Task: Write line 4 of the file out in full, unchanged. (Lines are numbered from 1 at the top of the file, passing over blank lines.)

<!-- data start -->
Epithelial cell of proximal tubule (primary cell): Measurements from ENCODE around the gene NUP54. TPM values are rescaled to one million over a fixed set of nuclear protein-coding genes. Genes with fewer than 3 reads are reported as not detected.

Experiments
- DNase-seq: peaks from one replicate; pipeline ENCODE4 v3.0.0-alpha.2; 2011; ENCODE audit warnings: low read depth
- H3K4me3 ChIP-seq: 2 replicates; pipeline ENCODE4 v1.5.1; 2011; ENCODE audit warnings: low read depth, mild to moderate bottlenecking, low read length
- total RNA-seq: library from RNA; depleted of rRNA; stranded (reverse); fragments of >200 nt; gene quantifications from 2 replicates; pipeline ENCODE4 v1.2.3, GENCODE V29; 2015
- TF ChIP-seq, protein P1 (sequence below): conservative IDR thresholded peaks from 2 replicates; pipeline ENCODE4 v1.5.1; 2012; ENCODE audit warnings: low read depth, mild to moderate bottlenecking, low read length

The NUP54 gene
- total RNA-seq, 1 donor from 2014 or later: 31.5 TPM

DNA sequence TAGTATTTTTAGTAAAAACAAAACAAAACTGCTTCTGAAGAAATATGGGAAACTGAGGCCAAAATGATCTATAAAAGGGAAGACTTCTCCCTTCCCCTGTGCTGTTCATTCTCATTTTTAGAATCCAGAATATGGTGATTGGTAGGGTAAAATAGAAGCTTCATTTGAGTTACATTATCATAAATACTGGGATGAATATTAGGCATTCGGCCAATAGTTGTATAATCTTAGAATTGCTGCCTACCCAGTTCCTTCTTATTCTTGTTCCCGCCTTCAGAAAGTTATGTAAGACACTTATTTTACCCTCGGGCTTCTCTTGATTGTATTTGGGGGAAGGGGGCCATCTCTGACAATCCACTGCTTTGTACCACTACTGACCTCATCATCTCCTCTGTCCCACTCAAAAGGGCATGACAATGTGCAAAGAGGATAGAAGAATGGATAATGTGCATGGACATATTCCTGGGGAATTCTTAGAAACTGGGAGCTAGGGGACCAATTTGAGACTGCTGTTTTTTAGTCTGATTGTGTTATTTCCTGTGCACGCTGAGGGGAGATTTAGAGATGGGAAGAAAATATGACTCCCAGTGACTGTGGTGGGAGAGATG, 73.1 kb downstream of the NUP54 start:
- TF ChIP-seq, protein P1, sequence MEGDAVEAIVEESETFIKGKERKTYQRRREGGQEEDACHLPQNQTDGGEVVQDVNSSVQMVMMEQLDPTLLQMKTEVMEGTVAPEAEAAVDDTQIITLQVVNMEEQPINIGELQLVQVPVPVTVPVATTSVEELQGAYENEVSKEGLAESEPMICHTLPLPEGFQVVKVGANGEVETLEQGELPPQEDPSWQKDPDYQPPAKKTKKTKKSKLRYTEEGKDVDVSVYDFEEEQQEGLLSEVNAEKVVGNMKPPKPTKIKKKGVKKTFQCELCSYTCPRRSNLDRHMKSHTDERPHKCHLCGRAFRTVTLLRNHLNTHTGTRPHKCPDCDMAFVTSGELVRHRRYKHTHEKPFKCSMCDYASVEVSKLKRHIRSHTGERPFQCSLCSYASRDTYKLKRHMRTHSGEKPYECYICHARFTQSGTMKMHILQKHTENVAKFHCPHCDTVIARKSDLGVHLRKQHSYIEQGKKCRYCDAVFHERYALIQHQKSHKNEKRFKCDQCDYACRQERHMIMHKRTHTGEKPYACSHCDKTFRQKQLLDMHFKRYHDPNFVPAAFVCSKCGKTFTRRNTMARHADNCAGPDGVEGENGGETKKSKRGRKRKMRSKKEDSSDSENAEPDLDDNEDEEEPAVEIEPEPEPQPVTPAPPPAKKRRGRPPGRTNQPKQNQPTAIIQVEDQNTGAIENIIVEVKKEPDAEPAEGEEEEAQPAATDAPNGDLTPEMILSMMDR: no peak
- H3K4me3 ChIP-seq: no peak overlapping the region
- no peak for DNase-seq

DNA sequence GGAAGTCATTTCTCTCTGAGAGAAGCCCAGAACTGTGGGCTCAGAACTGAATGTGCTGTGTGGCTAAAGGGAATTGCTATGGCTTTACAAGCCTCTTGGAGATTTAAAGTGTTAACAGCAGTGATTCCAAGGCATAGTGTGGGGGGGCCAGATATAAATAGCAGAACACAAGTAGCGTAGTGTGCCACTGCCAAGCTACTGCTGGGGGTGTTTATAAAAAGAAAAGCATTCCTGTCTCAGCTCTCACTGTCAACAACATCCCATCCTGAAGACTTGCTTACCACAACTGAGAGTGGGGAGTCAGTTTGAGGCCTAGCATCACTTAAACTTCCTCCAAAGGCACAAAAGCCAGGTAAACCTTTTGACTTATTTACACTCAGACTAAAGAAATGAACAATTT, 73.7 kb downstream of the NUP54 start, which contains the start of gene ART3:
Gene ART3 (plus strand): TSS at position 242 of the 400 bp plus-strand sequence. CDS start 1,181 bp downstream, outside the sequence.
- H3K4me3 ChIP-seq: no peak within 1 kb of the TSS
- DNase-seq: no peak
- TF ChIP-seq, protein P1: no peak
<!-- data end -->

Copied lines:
- H3K4me3 ChIP-seq: 2 replicates; pipeline ENCODE4 v1.5.1; 2011; ENCODE audit warnings: low read depth, mild to moderate bottlenecking, low read length